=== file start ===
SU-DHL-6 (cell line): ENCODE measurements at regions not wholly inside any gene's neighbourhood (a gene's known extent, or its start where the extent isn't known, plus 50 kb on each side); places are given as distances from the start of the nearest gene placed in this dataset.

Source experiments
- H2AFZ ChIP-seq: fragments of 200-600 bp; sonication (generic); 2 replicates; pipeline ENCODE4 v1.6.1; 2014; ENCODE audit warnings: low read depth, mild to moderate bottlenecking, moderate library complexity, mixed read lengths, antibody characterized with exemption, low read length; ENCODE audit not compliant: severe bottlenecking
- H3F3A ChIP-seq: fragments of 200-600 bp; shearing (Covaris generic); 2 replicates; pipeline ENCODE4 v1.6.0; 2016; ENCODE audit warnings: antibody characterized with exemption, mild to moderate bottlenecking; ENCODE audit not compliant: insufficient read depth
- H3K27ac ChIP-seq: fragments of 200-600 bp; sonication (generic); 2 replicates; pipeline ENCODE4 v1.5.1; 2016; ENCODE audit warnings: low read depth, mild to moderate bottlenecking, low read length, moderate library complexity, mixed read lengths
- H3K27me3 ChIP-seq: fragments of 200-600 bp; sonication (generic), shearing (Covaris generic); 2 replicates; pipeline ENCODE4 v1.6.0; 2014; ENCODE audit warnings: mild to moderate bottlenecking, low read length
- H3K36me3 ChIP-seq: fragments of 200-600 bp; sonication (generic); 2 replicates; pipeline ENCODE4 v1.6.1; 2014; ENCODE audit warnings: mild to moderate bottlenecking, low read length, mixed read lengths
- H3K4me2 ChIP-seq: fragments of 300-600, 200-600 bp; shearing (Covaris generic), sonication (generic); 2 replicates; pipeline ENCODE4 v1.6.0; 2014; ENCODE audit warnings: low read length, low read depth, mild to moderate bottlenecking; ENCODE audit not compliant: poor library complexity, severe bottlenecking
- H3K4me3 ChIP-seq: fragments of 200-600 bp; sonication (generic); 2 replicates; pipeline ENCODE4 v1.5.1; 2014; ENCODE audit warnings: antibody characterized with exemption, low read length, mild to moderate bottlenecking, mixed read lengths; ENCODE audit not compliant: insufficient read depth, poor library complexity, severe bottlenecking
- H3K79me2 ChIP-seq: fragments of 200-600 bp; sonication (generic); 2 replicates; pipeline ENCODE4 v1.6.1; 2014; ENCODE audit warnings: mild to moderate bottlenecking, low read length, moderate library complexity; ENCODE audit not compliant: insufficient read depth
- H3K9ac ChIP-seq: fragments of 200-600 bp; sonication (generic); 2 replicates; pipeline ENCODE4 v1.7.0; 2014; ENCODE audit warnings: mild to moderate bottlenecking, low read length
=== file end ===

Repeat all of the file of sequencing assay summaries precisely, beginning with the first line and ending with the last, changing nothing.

SU-DHL-6 (cell line): ENCODE measurements at regions not wholly inside any gene's neighbourhood (a gene's known extent, or its start where the extent isn't known, plus 50 kb on each side); places are given as distances from the start of the nearest gene placed in this dataset.

Source experiments
- H2AFZ ChIP-seq: fragments of 200-600 bp; sonication (generic); 2 replicates; pipeline ENCODE4 v1.6.1; 2014; ENCODE audit warnings: low read depth, mild to moderate bottlenecking, moderate library complexity, mixed read lengths, antibody characterized with exemption, low read length; ENCODE audit not compliant: severe bottlenecking
- H3F3A ChIP-seq: fragments of 200-600 bp; shearing (Covaris generic); 2 replicates; pipeline ENCODE4 v1.6.0; 2016; ENCODE audit warnings: antibody characterized with exemption, mild to moderate bottlenecking; ENCODE audit not compliant: insufficient read depth
- H3K27ac ChIP-seq: fragments of 200-600 bp; sonication (generic); 2 replicates; pipeline ENCODE4 v1.5.1; 2016; ENCODE audit warnings: low read depth, mild to moderate bottlenecking, low read length, moderate library complexity, mixed read lengths
- H3K27me3 ChIP-seq: fragments of 200-600 bp; sonication (generic), shearing (Covaris generic); 2 replicates; pipeline ENCODE4 v1.6.0; 2014; ENCODE audit warnings: mild to moderate bottlenecking, low read length
- H3K36me3 ChIP-seq: fragments of 200-600 bp; sonication (generic); 2 replicates; pipeline ENCODE4 v1.6.1; 2014; ENCODE audit warnings: mild to moderate bottlenecking, low read length, mixed read lengths
- H3K4me2 ChIP-seq: fragments of 300-600, 200-600 bp; shearing (Covaris generic), sonication (generic); 2 replicates; pipeline ENCODE4 v1.6.0; 2014; ENCODE audit warnings: low read length, low read depth, mild to moderate bottlenecking; ENCODE audit not compliant: poor library complexity, severe bottlenecking
- H3K4me3 ChIP-seq: fragments of 200-600 bp; sonication (generic); 2 replicates; pipeline ENCODE4 v1.5.1; 2014; ENCODE audit warnings: antibody characterized with exemption, low read length, mild to moderate bottlenecking, mixed read lengths; ENCODE audit not compliant: insufficient read depth, poor library complexity, severe bottlenecking
- H3K79me2 ChIP-seq: fragments of 200-600 bp; sonication (generic); 2 replicates; pipeline ENCODE4 v1.6.1; 2014; ENCODE audit warnings: mild to moderate bottlenecking, low read length, moderate library complexity; ENCODE audit not compliant: insufficient read depth
- H3K9ac ChIP-seq: fragments of 200-600 bp; sonication (generic); 2 replicates; pipeline ENCODE4 v1.7.0; 2014; ENCODE audit warnings: mild to moderate bottlenecking, low read length